Yes, my apoligies for the acronym thing. I did mean Naval Architect, when I typed NA.
Ah, & yeah, it'd be FAR easier to do the job with the mast out. Especially if/when you have to disassemble a lot of what supports the cabin sole
, & possibly interior
furniture, in order to get at the bits which are in need of repairing/replacing.
I'd suggested calling in an NA, as from what I could see, it appears that you'll likely both need to repair the damaged areas, as well as improving on the original design.
Meaning, to cut out the old, dead structual bits & replace them. Plus adding some new, beefier supports along with the original design. That, or have an NA or good shipwright, come up with a new design altogether, for things.
Because, due to the crushing, & what I can see of the structure in the neighborhood of the mast's butt, it loolks like there's nothing solid underneath of the web which was previously holding up the spar. Or that if there was, it's at best, turned into bits of "Swiss Cheese", & dust.
IE: It appears that there's not much of structural consequence in between the butt of the mast, that structural bridgework, & the keel.
Where in my mind, you'd likely be best served by a fixed blocking of some sort, from the keel to the mast's heel, & spanning the beam of the boat, out to at least the turn of the bilges. In orne form or another. Be such structures; metal, wood, composite, or some combination of those.
And while in the link you provided, they talk about pouring in structural epoxy
, as a fix. I gather that your boat's a bit different in terms of how things down there are designed. So that even with proper, & creative damming, it'd not be plausible to effect a repair on your boat that way. Or at least not based on what I can see.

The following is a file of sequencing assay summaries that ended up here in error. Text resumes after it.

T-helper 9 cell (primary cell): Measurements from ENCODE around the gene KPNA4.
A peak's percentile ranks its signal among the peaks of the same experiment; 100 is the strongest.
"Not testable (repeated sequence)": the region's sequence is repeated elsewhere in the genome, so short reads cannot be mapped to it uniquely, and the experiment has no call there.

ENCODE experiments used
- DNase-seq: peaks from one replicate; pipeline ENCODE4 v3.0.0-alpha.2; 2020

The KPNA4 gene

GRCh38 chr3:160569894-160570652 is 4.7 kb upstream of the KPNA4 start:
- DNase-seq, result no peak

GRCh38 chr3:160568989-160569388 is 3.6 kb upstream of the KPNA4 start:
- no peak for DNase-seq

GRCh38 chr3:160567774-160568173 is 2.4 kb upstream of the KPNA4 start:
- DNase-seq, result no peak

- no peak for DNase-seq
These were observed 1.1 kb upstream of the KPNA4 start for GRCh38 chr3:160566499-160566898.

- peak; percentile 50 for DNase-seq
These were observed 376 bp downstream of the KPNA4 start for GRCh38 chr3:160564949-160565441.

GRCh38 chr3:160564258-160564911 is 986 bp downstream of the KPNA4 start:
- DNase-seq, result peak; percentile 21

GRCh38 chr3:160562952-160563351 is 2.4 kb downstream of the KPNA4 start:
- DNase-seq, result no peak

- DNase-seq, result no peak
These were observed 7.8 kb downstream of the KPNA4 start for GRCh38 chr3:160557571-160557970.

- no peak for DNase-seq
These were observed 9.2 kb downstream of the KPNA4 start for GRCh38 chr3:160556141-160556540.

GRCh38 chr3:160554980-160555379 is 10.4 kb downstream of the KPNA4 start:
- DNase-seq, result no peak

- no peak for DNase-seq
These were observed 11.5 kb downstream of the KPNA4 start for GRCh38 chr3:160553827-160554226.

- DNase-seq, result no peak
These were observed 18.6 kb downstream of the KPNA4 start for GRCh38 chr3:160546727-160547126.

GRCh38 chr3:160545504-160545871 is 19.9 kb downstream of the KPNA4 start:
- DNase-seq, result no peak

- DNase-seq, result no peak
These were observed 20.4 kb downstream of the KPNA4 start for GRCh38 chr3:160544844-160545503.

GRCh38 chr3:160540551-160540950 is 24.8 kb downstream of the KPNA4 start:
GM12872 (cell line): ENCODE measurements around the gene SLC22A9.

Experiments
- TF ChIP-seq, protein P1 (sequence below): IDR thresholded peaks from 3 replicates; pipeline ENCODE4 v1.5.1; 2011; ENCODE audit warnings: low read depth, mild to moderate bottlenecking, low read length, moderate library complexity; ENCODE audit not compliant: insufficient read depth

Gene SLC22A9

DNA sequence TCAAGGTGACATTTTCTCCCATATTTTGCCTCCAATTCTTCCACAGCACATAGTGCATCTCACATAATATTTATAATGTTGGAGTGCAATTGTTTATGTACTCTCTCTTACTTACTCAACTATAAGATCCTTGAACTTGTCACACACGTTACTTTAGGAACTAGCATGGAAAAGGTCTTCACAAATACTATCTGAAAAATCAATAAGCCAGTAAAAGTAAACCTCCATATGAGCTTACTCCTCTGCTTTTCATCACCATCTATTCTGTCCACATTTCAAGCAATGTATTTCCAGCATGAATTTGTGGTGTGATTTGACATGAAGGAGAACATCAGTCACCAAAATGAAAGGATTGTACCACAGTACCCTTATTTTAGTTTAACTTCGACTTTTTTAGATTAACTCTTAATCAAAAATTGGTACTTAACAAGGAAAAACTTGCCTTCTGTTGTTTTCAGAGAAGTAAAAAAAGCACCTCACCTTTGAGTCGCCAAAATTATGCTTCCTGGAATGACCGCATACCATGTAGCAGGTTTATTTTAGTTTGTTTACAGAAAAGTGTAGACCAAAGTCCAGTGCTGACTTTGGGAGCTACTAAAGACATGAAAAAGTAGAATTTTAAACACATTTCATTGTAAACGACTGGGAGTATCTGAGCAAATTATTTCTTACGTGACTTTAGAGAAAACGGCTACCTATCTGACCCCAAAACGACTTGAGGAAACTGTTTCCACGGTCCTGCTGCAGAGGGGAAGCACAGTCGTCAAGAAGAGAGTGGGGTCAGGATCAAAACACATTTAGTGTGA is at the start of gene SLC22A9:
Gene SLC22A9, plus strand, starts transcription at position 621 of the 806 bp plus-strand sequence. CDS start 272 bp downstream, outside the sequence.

Which, even with the best of pics, diagnosing such a thing, sans pages of documents, & seeing much more of the structure of the boat, I'd only be guessing at fixes.
Not that I'm saying that I'm throwing in the towel, if more info & images
get added. Though I'd love to grab my passport, & a crate or three of my favorite tools, & come on over
BTW, what kind of material is it that's holding the spar's butt up at the moment? Diitto on what the boat's made of, etc. And how all of the primary structures are tied together?
: I'd be REAL
cautious about lifting up a spar as they did in the link:
That's a Lot of load to be putting onto a small section of the deck
. And you may need to build some temporary internal framing to handle such a load, without damaging your coach hours, structurally.
Plus, it'd be easy to goof, & dimple/crush the mast tube, via attemptig to lift
it in a fashion which uses a collar exerting compression
on it's walls in order to support it's weight. And you're going to need to lift
yours up much further vertically than the did to. Likely on the order of 6" minimum, & more would be better.
Especially if you wind
up needing to replace that whole web type suportive framework. Then, in that case, the more access you have, the easier the job will be.
And my apoligies if I'm telling you a lot of things which you already know. I'm just kind of thinking through the problem aloud, via the keyboard.